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The New Consumerism: Redefining Ownership, Values and Priorities

March 2016

As consumers reassess their priorities and increasingly ask themselves what they truly value, a host of major consumer trends have emerged: from the sharing economy to the preference given to experience over possessions, to frugal innovation and trading up and down. This shift towards new priorities is impacting across a multitude of industry sectors and has the power to transform even the most established markets.

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The birth of a new consumerism

Today's consumers are redefining their values and priorities leading to the birth of a new consumerism. This new consumerism unites many of the key consumer trends of our time and these trends share many of the same drivers. The sharing economy is all about supply and demand

Connecting people and businesses....

....with the resources to those that want them, removes market inefficiencies, empowers consumers and has disrupted, or has the potential to disrupt, a wide range of sectors

Reduce, reuse and recycle

The circular economy is one where everything is reused and nothing is wasted. It is the antithesis of the linear build, buy, bury, model of a one-way stream of raw material to factory, to user, then landfill.

Experience more

Experience is the prioritisation of doing, seeing and feeling over having more stuff. The trend is more than this though, with many consumers seeking to do something different; searching for unique, often personalised experiences.

Time: A crucial commodity

More and more people are willing to buy time. This is about more than just convenience, but increasingly about outsourcing tasks. Time has become a luxury in today's connected world. The ups and downs of consumption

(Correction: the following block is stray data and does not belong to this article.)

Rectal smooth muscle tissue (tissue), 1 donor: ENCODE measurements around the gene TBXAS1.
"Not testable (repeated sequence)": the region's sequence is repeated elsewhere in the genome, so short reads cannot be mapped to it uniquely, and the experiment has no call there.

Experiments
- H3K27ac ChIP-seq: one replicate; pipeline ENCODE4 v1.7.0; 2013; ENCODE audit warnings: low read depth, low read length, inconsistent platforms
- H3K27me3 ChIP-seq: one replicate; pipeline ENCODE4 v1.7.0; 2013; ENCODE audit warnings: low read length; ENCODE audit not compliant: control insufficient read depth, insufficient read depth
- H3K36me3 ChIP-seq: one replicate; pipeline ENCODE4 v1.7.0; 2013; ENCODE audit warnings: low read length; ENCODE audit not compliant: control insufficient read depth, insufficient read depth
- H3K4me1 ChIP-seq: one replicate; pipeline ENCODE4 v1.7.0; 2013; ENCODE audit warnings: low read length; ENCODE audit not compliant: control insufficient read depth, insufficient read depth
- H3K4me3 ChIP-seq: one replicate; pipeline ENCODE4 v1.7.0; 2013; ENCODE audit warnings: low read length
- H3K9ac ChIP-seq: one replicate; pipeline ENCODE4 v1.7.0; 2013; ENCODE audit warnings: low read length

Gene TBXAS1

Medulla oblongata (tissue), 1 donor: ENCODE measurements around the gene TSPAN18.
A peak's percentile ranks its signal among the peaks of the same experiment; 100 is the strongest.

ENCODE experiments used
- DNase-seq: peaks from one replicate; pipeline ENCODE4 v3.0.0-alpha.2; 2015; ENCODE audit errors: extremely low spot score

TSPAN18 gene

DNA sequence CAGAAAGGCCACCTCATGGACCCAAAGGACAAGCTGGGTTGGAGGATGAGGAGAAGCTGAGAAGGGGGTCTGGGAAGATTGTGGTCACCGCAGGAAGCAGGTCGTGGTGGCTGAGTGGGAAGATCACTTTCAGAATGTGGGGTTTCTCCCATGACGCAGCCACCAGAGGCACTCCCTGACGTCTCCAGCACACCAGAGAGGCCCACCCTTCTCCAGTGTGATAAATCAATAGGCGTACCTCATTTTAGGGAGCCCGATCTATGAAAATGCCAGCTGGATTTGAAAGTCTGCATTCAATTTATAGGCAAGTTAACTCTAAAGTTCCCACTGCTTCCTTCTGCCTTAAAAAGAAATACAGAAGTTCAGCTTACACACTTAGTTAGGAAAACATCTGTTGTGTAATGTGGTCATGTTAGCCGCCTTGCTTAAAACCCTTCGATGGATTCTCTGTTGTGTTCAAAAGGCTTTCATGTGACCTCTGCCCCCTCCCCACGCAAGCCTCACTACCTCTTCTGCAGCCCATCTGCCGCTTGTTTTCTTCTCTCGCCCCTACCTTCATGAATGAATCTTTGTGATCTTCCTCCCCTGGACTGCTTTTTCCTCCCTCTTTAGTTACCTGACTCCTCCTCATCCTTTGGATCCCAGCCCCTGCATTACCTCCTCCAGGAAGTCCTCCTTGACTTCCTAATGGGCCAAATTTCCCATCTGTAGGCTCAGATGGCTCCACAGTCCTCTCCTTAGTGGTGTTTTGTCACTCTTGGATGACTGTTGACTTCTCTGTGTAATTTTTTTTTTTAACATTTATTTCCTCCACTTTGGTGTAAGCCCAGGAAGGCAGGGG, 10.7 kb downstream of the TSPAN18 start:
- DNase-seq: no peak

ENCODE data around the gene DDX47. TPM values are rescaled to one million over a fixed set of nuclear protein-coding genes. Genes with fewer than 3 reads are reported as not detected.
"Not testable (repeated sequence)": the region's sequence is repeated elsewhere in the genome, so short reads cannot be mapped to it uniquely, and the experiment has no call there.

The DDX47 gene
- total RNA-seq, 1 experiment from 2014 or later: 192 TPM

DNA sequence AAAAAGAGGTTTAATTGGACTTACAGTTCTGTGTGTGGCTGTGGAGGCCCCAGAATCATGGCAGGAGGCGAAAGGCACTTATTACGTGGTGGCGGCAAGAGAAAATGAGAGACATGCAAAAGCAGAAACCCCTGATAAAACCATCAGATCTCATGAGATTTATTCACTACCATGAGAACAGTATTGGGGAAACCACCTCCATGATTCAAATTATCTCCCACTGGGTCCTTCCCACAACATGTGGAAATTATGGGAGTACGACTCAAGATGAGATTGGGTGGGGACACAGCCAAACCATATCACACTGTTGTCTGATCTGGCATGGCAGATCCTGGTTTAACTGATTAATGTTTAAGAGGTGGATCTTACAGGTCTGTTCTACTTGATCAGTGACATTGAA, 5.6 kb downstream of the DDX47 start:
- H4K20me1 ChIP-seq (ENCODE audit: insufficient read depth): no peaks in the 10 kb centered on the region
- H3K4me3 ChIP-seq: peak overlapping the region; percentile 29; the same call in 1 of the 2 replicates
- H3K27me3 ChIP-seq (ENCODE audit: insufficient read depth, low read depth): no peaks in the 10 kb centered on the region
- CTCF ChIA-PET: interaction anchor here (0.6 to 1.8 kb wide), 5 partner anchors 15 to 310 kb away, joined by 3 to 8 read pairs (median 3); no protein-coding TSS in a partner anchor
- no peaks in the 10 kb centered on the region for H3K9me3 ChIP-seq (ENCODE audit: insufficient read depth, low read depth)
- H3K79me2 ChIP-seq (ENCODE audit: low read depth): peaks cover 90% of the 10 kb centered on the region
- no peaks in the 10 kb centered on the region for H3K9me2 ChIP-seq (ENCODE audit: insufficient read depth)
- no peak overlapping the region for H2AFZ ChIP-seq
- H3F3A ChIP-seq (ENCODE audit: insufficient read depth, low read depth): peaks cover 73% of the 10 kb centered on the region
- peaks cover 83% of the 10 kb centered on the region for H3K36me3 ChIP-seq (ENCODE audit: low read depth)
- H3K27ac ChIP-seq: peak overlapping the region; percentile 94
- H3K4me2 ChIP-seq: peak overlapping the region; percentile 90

Compromise now to "splash-out" later

Think of Chinese tourists staying in budget hotels whilst spending thousands of dollars on a Louis Vuitton handbag. UK shoppers heading in droves to discounters Lidl and Aldi, whilst growth in the UK's luxury goods sector has also begun to strengthen.

Conclusion

We are seeing a range of interwoven trends, sharing common drivers, which combine to impact on a whole range of industries. 

Some have the potential to disrupt entire sectors; much as we have seen the sharing economy impacting on the travel industry, others have a more gentle, but no less, transformative effect.

introduction

The new consumerism: the search for maximum v alue
Consumers as they see it…
Waste not, want not
Drivers in common

The sharing economy

Supply and demand
Sharing answers many consumer trends of our times
From retailer to strategic partner
The start-ups disrupting consumer goods sectors

The Circular Economy

Reduce, reuse and recycle
What is driving the move to a circular economy?
The road to zero
Eliminating the idea of waste

Experience

Experience more
From conspicuous consumption to conscious consumption
Have we reached “peak stuff ”?
Mindfulness: A booming industry

Buying Time

Time: A crucial commodity in today’s world
Technology can supply the luxury of time
Wearables : The ultimate in convenience tech ?
All hail the robot chef

Trading Places

The ups and downs of consumption
Where do consumers’ priorities lies?
Private label innovation
Super premium adds benefits

Frugal Innovation

The bare essentials
Drivers of frugal i nnovation
Achieving more with less
Frugal innovation at its best

Space for life

Small can be beautiful
Smaller living spaces have a large impact
Form and function
Compact and flexible

The gig economy

The end of the job for life
Work-life integration: the end game?
Engaging and retaining the workforce at IBM
Connecting those who can with those who can’t (or won’t )

Conclusion

The search for maximum v alue
What do you need to know?
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